Tlaib, workers talk impact of federal government shutdown

By: - January 8, 2019 7:03 pm

Rashida Tlaib (left) and Hodari Brown (right) | Ken Coleman

As long as the current partial federal government shutdown continues, Hodari Brown says his home mortgage is in jeopardy.

“I haven’t been paid since December,” the Redford and federal government employee said Tuesday morning. “I also help to assist my parents.”

Brown, a military veteran, joined U.S. Rep. Rashida Tlaib (D-Detroit) as the first-term Capitol Hill lawmaker sought to place a human face on the nearly three-week old partial government shutdown.  

Rashida Tlaib | Ken Coleman

The event was held Michigan Veterans Foundation on Detroit’s west side.

“There are countless people in this state who are impacted by this government shutdown,” she said. “Numbers are one thing, but it is important for all of us to hear what this means for the day-to-day lives of those in the 13th Congressional District and across this country.”

Tlaib has been at the center of a national firestorm for her comments last week of Trump: “We’re gonna impeach the motherfucker!” She briefly addressed this at the press conference, calling the timing of her remarks a “distraction” and a “teachable moment.”

“It’s the only thing I apologize for,” she said. “I have a right to be this passionate, this upset. I am a woman of color.”

Tlaib is the first Palestinian-American woman to be elected to Congress. She and U.S. Rep. Ilhan Omar (D-Minn.) are the first Muslim women to join the body.

About 800,000 federal workers, more than 5,000 in Michigan, are either working without pay or being forced to stay home and go without a paycheck.

President Donald Trump wants Congress to appropriate $5.7 billion to begin the construction of a new border wall between the United States and Mexico. Trump will deliver a primetime address Tuesday night to address what he called in a tweet a “Humanitarian and National Security crisis on our Southern Border.”

The shutdown began on Dec. 22. This is the third partial government shutdown on Trump’s watch. Like the first two shutdowns last year, this action began while Republicans controlled the U.S. House and Senate.

Democrats assumed control of the lower chamber on Jan. 3 and have passed legislation to reopen the government without border wall funding. The GOP-led U.S. Senate has not taken action. U.S. House Speaker Nancy Pelosi (D-Calif.) has said Democrats will not fund the wall, calling it “immoral.”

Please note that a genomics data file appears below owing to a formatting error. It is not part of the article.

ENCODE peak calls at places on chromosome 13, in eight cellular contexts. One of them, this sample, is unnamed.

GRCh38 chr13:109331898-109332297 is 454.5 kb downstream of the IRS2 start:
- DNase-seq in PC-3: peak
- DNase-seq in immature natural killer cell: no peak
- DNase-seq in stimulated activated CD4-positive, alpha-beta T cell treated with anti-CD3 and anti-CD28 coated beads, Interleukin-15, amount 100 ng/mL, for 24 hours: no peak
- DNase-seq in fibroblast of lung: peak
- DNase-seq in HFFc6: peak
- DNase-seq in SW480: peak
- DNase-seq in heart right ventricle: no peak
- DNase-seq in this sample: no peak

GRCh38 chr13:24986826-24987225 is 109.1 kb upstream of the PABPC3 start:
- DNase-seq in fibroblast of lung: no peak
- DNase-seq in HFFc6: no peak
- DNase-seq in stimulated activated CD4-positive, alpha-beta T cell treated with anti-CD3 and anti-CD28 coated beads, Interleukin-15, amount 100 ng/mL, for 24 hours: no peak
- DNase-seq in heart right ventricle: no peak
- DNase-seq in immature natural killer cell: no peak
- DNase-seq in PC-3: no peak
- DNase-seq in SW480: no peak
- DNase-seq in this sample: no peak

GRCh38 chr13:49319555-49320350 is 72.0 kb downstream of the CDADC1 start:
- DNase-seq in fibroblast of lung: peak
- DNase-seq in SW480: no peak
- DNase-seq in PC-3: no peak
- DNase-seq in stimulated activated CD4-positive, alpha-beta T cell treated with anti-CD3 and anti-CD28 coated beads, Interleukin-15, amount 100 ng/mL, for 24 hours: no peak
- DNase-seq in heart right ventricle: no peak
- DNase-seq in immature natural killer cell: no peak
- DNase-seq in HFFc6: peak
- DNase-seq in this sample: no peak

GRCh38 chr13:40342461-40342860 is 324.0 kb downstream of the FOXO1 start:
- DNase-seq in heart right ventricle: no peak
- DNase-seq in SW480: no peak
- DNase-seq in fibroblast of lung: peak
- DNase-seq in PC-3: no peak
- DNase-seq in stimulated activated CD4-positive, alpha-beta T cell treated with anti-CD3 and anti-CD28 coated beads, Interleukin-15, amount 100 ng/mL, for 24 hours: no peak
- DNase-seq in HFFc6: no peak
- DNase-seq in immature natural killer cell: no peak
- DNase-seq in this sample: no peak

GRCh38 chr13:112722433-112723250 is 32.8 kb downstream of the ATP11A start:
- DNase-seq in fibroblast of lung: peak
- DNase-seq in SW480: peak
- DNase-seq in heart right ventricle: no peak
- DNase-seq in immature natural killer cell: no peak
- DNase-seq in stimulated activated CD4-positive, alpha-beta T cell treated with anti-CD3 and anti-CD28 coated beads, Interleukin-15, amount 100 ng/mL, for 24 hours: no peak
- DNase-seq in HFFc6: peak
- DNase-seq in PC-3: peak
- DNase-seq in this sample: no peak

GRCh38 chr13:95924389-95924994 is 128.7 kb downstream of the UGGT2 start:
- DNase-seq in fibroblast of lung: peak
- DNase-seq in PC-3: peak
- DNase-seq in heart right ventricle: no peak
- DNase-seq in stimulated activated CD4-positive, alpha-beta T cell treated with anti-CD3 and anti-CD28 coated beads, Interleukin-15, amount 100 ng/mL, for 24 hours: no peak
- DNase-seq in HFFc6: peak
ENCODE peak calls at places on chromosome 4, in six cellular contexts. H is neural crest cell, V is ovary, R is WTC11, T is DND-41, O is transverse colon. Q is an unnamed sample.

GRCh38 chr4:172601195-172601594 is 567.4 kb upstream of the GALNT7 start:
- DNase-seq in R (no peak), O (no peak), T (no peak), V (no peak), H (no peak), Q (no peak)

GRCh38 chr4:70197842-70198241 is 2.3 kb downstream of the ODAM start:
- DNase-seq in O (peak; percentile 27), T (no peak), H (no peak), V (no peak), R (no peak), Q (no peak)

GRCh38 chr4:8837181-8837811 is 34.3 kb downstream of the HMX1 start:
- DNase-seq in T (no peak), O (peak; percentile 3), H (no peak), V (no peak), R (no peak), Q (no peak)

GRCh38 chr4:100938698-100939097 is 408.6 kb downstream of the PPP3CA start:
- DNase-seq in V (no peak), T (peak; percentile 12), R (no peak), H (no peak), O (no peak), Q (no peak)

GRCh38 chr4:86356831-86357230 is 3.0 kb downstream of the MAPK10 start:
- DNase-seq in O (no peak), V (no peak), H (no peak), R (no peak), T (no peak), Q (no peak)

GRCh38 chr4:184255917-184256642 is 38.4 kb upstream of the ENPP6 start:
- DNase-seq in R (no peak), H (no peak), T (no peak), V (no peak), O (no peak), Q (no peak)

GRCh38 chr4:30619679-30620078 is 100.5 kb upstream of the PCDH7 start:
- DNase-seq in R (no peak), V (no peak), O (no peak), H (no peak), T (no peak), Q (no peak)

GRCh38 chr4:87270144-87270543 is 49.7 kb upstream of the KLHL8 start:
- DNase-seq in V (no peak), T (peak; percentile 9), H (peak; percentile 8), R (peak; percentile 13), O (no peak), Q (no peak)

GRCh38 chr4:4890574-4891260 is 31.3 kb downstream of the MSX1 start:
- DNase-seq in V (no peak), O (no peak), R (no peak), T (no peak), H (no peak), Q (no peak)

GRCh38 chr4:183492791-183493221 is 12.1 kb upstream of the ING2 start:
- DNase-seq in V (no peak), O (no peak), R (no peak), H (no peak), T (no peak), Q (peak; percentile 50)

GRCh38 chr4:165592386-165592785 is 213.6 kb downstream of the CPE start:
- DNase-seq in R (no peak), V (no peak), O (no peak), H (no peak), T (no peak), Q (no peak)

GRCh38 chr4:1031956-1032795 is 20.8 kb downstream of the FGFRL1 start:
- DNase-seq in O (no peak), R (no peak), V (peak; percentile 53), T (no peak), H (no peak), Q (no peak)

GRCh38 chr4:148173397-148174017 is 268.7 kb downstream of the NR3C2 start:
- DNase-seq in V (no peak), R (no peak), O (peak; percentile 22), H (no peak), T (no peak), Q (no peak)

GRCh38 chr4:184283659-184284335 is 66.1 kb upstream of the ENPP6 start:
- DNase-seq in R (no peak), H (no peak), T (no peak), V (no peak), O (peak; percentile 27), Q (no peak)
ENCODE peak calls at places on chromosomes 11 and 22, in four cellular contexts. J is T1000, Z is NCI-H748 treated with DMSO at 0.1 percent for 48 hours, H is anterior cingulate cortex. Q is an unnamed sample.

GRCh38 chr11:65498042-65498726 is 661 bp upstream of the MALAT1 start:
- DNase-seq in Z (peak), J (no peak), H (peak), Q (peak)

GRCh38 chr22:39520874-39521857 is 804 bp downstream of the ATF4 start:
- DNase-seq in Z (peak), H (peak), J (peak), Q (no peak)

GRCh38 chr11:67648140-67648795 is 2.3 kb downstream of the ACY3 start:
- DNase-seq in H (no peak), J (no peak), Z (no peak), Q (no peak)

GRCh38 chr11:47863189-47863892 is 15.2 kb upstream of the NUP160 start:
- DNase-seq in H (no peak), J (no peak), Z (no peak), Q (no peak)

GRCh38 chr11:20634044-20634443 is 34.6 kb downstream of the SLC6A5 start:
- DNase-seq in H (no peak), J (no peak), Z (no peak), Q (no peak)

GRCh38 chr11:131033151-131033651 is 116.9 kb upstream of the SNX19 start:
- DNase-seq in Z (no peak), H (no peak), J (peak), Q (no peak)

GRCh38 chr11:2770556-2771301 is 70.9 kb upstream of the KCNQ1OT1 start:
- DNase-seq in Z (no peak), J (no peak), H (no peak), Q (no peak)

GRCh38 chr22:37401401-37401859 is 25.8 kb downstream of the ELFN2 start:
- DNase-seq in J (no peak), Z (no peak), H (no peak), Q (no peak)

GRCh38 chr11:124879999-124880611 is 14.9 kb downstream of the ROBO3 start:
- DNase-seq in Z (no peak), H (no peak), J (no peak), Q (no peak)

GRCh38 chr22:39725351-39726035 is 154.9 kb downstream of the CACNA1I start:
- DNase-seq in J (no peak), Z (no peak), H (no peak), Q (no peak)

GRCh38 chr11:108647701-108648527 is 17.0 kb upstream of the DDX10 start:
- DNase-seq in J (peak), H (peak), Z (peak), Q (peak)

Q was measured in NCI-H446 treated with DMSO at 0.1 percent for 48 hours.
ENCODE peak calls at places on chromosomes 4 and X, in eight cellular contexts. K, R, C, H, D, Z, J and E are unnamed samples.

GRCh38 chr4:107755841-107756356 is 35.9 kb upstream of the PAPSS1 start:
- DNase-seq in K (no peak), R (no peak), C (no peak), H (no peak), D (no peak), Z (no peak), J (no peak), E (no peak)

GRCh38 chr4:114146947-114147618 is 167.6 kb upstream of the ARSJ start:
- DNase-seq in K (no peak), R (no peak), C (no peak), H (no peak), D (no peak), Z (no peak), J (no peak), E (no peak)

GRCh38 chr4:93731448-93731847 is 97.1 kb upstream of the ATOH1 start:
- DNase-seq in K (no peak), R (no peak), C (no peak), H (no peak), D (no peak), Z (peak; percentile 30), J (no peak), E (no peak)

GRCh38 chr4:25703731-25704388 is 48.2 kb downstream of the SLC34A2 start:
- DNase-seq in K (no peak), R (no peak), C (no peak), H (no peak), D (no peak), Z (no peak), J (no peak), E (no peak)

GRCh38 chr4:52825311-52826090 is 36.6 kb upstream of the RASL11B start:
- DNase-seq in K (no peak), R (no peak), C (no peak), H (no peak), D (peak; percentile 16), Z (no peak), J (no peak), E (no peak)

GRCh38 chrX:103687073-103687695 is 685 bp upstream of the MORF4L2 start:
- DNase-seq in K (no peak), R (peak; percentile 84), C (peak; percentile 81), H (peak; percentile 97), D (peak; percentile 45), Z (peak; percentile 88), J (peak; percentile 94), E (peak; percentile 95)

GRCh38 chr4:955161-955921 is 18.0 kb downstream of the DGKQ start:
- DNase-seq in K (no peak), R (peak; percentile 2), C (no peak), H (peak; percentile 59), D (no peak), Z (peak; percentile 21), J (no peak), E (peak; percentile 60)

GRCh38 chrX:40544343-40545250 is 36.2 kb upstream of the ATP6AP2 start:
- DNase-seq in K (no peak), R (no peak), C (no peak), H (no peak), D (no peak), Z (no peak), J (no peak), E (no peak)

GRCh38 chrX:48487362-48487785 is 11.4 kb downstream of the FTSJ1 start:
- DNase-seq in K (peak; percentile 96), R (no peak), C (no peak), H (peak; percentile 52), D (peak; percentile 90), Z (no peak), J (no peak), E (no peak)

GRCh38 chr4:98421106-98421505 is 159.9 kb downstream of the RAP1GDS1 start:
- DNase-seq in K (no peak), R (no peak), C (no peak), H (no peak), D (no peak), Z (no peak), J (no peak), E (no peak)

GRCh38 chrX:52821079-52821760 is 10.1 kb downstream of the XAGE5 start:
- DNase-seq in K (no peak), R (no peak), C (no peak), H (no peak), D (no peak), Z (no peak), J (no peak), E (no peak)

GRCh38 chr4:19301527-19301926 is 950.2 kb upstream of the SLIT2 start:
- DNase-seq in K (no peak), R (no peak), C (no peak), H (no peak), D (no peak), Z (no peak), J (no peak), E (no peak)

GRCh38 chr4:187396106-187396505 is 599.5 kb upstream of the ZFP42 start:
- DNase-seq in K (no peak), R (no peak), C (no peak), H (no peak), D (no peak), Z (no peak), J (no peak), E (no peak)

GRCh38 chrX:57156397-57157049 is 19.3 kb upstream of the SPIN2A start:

Tlaib called on the U.S. Senate to act.

“We need the president to signal that he will sign the bills the House passed,” she said. “[Senate Majority Leader] Mitch McConnell and Republicans in the Senate need to show leadership and send those bills to the president. We’ve done our job; it’s time for them to do theirs. Make no question, this shutdown is because of Trump. He owns it and he needs to end it now.”

Brown entreated leaders to consider the impact on workers.

Jessie Urban | Ken Coleman

“Like many of my fellow federal employees, we depend on our paycheck to provide shelter, heat, electricity, water, and food. All of those things are in flux for me as I wait for a paycheck,” said Brown. “Federal employees like myself and the families that depend on us and government programs cannot afford political games. We need action and we need leadership.”

Also attending the press conference was Jessie Urban of LA VIDA Partnership, a domestic violence and sexual assault intervention and prevention program that provides linguistically and culturally appropriate services and resources targeted to Latino/a youth and families in Southwest Detroit and Southeast Michigan.

“At LA VIDA, we provide many services to survivors of domestic, sexual, and intimate violence,” said Urban, youth and legal program manager. “Our programs rely on funding from the Violence Against Women Act. Because of the shutdown, the act was not extended by Congress and expired when the shutdown occurred. This means that LA VIDA does not know where our funding will come from or when it will come.”

Jack Schulz | Ken Coleman

Jack Schulz, a local attorney, also talked about an aspect that has not been mentioned much around the shutdown.

“My client is a Michigan resident and is involved in a discrimination claim against employees within a federal agency she worked for,” said Schulz. “Because of the actions of the administration, my client and their case has been delayed time after time. Two of those delays were caused by government shutdowns which left the Department of Justice unable to take actions in the case. Those in our government are supposed to work on our behalf. In order to do so, we need our elected federal officials to show leadership and re-open the government.”

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Ken Coleman
Ken Coleman

Ken Coleman covers Southeast Michigan, economic justice and civil rights. He is a former Michigan Chronicle senior editor and served as the American Black Journal segment host on Detroit Public Television. He has written and published four books on black life in Detroit, including Soul on Air: Blacks Who Helped to Define Radio in Detroit and Forever Young: A Coleman Reader. His work has been cited by the Detroit News, Detroit Free Press, History Channel and CNN. Additionally, he was an essayist for the award-winning book, Detroit 1967: Origins, Impacts, Legacies. Ken has served as a spokesperson for the Michigan Democratic Party, Detroit Public Schools, U.S. Sen. Gary Peters and U.S. Rep. Brenda Lawrence. Previously to joining the Advance, he worked for the Detroit Federation of Teachers as a communications specialist. He is a Big Brothers Big Sisters of Metropolitan Detroit advisory board member.